There is an overabundance of ads on TV telling us that we need this pill or that. Some try to convince us that what was once a normal occurrence is now considered a disease. Some promise to restore function assumed to be lost with age. But do we really need all these medications?
Though I don’t buy into the notion that everyone should be taking pills, I recognize that there are many people with chronic conditions for whom medications are a lifesaver. Still, each time another ad comes on TV extolling the benefits of a drug, it drives me crazy. Then comes…wait for it…the soothing music that plays while a litany of side effects and possible dangers is recited. The ubiquitous presence of these ads makes it seem that everybody is taking pills these days and that they are necessary.
In my 40s, after going through a divorce, I was told that I needed to take antidepressants and that I would have to take them for the rest of my life. The doctor said it with such authority that I felt compelled to follow his orders. But something inside me just didn’t believe it. A few years later, I slowly weaned myself off the meds and started seeing a therapist occasionally. I found talking with her and changing my patterns of thought more helpful. In addition, regular exercise did a lot for my mood. But I sometimes was haunted by the “expert opinion” and wondered if I was being irresponsible.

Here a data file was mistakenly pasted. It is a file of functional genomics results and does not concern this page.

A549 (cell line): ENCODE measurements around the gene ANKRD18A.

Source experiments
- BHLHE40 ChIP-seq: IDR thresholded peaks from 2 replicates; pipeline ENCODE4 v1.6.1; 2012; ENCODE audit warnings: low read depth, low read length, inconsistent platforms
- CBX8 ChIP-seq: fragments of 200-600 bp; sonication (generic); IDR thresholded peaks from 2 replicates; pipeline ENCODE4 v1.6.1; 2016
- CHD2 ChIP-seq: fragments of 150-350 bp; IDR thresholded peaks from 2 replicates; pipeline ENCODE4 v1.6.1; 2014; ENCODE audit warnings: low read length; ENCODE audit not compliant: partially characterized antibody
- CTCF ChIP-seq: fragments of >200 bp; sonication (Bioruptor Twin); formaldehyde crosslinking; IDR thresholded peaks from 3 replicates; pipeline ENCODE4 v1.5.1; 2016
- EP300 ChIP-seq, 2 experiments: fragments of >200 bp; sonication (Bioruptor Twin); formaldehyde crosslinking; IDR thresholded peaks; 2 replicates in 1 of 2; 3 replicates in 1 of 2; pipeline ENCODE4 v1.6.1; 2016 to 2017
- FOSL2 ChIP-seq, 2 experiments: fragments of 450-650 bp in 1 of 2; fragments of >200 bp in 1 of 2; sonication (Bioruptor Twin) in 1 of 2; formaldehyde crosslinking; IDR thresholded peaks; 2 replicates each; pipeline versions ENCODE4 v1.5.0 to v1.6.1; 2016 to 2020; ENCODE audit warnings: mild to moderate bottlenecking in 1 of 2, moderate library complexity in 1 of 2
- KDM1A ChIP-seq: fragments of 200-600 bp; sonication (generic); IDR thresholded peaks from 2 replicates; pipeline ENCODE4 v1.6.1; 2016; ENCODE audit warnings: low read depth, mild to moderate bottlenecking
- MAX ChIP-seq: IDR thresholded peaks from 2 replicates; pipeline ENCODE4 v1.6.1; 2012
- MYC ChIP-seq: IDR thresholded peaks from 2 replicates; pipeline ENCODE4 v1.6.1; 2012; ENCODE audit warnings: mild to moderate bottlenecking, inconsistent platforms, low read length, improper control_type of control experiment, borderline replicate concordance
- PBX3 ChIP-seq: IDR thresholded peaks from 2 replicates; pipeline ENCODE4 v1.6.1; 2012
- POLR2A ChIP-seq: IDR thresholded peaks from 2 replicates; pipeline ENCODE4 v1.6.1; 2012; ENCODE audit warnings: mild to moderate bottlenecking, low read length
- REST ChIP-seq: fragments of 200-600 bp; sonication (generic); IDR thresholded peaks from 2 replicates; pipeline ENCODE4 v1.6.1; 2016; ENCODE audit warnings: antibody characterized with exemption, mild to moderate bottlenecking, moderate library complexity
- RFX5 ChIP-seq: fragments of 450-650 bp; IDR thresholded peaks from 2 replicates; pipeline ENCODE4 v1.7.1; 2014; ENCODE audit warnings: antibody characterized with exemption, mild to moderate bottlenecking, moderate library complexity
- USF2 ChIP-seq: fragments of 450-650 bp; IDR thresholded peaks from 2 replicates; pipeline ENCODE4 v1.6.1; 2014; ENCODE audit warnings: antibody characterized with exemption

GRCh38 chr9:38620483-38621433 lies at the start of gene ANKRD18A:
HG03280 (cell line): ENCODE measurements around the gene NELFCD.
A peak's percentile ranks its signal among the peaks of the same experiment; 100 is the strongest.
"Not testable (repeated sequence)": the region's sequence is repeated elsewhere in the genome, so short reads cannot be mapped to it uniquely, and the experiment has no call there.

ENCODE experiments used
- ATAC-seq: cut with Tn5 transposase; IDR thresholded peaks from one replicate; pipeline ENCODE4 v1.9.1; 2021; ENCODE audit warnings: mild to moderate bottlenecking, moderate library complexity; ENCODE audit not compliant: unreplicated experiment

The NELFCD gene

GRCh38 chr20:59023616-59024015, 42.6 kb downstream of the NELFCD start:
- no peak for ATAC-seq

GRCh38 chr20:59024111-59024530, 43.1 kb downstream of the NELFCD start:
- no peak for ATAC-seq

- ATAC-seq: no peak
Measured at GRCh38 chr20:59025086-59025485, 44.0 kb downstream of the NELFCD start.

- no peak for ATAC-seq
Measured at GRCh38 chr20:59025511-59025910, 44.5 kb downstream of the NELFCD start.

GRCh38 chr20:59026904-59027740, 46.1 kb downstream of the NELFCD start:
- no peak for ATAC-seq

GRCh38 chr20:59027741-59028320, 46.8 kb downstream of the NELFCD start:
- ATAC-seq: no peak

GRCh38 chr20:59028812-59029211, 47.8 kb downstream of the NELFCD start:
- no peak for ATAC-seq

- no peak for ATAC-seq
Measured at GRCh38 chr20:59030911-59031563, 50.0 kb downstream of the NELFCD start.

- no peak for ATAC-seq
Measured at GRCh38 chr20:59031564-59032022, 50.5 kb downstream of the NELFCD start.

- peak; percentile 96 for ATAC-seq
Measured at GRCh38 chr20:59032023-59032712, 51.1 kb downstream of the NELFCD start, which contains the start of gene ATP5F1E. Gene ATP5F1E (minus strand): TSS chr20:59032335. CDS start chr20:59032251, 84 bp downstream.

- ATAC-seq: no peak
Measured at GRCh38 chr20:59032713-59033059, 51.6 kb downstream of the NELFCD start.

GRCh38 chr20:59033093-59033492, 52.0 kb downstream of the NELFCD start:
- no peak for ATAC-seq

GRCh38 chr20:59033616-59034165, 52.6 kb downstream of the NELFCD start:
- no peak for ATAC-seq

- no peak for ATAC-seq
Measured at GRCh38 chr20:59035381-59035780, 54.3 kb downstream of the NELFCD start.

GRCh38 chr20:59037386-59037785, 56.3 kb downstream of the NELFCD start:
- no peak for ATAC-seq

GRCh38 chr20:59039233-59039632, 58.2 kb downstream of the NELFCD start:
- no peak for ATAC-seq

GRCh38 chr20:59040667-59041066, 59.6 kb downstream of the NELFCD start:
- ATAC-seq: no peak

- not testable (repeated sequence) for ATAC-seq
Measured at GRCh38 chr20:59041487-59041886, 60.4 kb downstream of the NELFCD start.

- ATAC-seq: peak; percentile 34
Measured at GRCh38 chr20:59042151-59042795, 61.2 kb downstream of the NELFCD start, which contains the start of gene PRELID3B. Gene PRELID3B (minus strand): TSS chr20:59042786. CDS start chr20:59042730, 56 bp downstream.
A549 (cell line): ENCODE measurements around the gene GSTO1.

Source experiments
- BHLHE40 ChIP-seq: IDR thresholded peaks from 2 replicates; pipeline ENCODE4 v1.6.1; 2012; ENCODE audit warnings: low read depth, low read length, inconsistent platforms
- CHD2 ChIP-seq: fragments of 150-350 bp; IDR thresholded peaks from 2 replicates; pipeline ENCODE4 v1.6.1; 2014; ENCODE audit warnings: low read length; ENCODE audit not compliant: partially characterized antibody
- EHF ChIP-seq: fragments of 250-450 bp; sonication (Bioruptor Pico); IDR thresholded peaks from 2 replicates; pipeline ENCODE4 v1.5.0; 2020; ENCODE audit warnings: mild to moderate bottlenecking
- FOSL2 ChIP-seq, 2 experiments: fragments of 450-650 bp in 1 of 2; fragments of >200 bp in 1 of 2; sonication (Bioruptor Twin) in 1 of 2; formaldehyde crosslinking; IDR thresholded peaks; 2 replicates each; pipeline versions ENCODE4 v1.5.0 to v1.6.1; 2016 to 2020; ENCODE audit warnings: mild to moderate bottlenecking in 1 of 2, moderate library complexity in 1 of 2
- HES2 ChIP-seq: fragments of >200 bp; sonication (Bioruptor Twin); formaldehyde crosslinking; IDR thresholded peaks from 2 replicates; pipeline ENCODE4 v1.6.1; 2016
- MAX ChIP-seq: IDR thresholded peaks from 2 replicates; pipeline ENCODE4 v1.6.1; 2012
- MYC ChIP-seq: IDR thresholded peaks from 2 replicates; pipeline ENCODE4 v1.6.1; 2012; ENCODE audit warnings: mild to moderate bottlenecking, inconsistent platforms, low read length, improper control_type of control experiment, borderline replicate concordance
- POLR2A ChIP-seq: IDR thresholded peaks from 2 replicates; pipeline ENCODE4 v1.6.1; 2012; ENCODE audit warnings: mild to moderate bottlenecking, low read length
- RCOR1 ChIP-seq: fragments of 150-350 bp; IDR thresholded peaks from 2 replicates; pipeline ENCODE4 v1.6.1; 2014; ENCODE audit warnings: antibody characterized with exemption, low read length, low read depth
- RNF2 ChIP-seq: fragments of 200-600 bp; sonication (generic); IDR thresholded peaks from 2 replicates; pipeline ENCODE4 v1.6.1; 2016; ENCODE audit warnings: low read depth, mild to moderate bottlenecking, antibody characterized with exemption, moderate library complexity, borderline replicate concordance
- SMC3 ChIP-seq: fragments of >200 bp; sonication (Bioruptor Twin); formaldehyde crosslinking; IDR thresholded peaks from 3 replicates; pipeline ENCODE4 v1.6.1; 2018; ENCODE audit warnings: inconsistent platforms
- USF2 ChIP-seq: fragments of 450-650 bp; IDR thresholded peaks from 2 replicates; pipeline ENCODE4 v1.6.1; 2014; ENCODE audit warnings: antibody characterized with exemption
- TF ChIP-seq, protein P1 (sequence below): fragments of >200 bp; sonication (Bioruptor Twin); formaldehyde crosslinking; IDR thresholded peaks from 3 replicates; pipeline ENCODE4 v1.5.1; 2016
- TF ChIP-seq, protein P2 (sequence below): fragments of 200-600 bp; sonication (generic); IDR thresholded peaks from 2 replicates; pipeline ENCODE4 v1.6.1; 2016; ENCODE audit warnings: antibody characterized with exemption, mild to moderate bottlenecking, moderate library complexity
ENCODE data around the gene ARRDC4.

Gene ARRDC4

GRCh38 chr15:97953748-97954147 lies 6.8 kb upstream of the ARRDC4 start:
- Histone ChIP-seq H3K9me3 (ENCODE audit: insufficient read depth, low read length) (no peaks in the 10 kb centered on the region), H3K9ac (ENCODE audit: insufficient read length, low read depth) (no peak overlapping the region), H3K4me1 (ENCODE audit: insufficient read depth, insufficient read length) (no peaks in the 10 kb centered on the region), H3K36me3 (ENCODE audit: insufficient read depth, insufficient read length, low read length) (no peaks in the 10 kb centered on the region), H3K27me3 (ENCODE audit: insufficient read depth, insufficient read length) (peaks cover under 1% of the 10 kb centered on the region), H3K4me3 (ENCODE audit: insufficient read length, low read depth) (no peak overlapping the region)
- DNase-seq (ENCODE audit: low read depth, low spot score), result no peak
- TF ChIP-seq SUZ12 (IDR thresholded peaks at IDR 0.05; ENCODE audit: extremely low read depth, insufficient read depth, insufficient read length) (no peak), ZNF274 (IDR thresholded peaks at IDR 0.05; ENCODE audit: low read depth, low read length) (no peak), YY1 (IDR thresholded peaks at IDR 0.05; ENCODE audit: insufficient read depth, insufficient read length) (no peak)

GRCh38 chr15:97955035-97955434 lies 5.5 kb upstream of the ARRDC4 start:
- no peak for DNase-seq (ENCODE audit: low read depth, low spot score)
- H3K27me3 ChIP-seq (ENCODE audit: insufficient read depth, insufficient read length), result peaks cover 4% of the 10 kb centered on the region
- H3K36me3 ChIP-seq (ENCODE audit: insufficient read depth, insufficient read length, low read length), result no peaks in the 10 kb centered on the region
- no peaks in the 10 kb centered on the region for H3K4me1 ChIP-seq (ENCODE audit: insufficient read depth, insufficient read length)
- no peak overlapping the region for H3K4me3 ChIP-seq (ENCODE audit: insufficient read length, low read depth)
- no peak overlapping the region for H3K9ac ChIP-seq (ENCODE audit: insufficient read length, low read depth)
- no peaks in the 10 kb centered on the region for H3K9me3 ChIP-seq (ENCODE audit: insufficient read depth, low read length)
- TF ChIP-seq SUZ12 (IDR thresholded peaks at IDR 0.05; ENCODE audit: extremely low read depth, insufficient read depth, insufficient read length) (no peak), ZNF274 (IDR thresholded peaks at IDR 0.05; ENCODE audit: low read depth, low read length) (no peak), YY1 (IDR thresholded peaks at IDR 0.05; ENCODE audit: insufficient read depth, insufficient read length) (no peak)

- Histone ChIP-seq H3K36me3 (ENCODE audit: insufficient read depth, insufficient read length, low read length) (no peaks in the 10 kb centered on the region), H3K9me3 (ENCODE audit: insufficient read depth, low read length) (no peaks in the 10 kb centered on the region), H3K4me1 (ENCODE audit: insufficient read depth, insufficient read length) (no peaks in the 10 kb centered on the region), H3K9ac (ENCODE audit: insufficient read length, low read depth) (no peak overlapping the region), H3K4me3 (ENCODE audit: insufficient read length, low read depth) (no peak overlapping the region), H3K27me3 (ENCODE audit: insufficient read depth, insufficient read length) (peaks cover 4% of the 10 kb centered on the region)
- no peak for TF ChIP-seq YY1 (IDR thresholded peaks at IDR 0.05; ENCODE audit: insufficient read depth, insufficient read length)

Last night, I read an article in O magazine about Julie Holland, a psychiatrist specializing in psychopharmacology and the author of a new book, Moody Bitches: The Truth About the Drugs You’re Taking…and What’s Really Making You Crazy. I was amazed to see another “expert opinion,” one that resonated with what I believed all along. In the article, Holland said that too many women are being told to medicate away their authentic selves. Rather than live with their sensitive nature, women have been told to reduce that sensitivity and grow thicker skin by taking antidepressants. Dr. Holland disagreed with this practice and said that women need to feel all of their feelings. It’s our body’s way of letting us know that something needs our attention and the medications simply mask that feedback.
Holland suggested that while some women do actually need to take antidepressants, many can become more resilient by changing their thought patterns and behaviors. She stated, “I want people to adopt healthier coping strategies so they can get off meds. That’s the goal. You’re not meant to stay on these drugs for decades.”
This is a different perspective, one that resonates with my own gut feeling. Sometimes drugs can be helpful, but too often, there is a push for overuse and dependence. Rather than mindlessly respond to every drug commercial, consider the alternative. Maybe another pill is not the answer at all.